Umunna: Brexit secretary used to back the customs union – so why the flip-flop?

By Chuka Umunna MP, Chair of Vote Leave Watch

For months, all the economic evidence has shown that this government’s plan to take Britain out of the EU’s customs union after Brexit will damage our economy. Even the government’s own statistics have forecast that UK growth will take a 4.5 per cent hit as a result – costing each family in this country thousands of pounds. They have blithely ignored this evidence, pretending instead that we will negotiate a customs arrangement with the EU that delivers the “exact same benefits” as our current position – even though everyone knows this is a fantasy.

But now it emerges that they don’t even believe their own rhetoric. Vote Leave Watch has revealed today that Brexit Secretary David Davis emphatically said five years ago that a post-Brexit Britain “should remain within the customs union of the EU.”

Members of the EU customs union agree to abolish restrictions on trade between one another, and have a common system of tariffs and import quotas that apply to non-members. In addition, there are almost none of the costly customs barriers within the union that can disrupt trade – like form-filling and checks in ports. And this is not an EU member-only system; Turkey, for example, is a member of the customs union without being a member of the European Union. Almost half of our goods trade internationally is with the countries of the customs union, far ahead of anywhere else.

Reading the speech he made then, I find myself in the rare position of agreeing with a Conservative minister. Staying in the customs union, Davis said, would mean “that our manufacturers would not face complex and punitive “rules of origin” tariffs if parts of their products were made in, say, China. That would also be the arrangement that would allow true free trade in both directions across the Channel, so continental manufacturers would benefit and therefore prefer it.”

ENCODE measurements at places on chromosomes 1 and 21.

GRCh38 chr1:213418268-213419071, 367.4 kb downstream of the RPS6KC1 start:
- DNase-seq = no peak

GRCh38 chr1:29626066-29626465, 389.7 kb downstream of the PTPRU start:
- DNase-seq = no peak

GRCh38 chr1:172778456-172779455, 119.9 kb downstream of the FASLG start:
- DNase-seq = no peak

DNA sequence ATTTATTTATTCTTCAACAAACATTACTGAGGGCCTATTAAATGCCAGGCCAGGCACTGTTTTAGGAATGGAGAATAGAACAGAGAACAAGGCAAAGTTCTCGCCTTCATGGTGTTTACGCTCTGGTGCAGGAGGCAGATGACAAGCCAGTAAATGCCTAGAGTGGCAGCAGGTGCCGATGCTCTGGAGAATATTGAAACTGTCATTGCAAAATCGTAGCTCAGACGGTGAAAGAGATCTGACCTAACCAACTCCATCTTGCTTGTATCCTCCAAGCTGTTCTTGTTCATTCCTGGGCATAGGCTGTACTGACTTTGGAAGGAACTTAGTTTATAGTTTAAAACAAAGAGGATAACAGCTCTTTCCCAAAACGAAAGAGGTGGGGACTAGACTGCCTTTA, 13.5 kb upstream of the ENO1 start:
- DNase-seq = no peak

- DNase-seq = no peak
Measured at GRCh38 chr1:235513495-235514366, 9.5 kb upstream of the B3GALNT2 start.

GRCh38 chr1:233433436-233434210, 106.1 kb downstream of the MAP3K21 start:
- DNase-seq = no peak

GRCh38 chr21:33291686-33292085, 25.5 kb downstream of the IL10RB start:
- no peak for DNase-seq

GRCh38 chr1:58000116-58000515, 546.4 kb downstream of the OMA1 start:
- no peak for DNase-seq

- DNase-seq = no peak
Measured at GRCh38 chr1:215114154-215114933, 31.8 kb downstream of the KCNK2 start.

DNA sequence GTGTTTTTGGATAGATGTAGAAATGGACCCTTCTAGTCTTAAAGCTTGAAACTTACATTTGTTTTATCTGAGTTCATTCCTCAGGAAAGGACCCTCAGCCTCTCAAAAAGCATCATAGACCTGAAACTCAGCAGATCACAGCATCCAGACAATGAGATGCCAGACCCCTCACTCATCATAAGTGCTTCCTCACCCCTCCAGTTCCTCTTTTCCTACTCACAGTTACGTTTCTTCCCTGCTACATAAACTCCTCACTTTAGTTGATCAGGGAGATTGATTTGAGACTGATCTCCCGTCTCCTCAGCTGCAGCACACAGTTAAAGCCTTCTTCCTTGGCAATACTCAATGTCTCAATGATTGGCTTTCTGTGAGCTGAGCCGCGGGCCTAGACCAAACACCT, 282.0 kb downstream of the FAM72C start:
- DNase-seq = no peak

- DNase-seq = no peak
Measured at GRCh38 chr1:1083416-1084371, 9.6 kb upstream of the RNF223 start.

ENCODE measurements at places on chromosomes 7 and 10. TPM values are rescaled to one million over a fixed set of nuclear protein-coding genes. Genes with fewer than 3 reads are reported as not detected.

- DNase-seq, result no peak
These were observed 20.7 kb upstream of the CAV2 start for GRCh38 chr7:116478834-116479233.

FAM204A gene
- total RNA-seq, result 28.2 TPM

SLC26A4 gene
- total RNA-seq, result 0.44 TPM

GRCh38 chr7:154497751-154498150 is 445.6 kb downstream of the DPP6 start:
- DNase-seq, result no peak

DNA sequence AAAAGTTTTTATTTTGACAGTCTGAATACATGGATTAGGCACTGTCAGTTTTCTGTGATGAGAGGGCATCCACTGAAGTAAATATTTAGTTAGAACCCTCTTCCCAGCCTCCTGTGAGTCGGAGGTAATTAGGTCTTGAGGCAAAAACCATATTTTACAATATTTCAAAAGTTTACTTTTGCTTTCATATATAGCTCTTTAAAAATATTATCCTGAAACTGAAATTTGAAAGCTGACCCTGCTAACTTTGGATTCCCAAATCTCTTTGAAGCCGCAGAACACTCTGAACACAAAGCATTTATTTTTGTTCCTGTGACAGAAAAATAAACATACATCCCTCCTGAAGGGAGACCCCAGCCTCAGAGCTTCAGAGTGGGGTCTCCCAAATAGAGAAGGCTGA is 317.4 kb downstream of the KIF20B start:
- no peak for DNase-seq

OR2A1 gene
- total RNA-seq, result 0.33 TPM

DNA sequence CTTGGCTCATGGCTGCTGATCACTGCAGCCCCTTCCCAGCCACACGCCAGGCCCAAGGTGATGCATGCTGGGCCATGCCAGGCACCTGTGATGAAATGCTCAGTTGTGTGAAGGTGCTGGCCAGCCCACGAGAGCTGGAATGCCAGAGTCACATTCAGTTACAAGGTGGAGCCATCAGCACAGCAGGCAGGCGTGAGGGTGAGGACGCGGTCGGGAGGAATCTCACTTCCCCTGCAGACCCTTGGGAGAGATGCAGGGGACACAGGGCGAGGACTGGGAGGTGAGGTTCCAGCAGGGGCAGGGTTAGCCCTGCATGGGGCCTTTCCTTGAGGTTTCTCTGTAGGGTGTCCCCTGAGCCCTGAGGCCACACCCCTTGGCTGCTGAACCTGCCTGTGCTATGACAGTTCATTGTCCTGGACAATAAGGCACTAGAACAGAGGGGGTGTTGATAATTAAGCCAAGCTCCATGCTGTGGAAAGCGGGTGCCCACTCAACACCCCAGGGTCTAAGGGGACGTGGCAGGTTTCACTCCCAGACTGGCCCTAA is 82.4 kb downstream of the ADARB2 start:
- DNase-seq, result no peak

He even said that this would be preferable to signing new deals with third countries, admitting that “we would have to…give up some freedoms in terms of negotiating our trading arrangements with third countries.” So the secretary of state for exiting the European Union clearly believes that his colleague, the secretary of state for international trade, can do nothing to make up for the loss of trade quitting the customs union would cause. Liam Fox might not like it, but it’s true.

The minister responsible for Britain leaving the European Union has therefore hugely undermined a key part of the government’s plan for taking Britain out of the European Union. David Davis knows full well that leaving the customs union, and subjecting British business to tariffs, red tape and rules of origin, would damage our exporting businesses and put jobs at risk. It would also make imports more expensive, meaning higher prices in the shops and working families becoming worse off.

Davis’ rare outbreak of honesty did not even stop there. Earlier in the same speech, it emerges, he praised the single market as one of the EU’s “successes”. The single market harmonises regulations across member countries, preventing a race to the bottom on consumer, employment and other standards. This is the same single market that, yes, the government of which he is a member is deciding Britain should leave – again, at real cost to our economy and to living standards.

This is just the latest in a long line of Leave campaign hypocrisies and failures. They have failed to commit to the delivering the £350 million a week for our NHS they promised. They have talked up the prospect of Brexit with no deal at all, which the Leave campaign assured us was impossible. And they have still refused to give EU citizens the right to remain in our country – despite Boris Johnson’s explicit promise during the campaign.

The government’s hypocritical, uncaring and incompetent approach to Brexit is hardly news. What matters is that the Labour party is in a position to expose it, and to make clear that a better alternative exists. We should be absolutely clear: leaving the EU does not dictate that we must leave the customs union and the single market – even the eurosceptic Brexit secretary accepts this. However people voted last year, no-one voted for the job and livelihood-destroying Brexit that this government is pursuing. Let’s hold them to account for it.

This article originally appeared in LabourList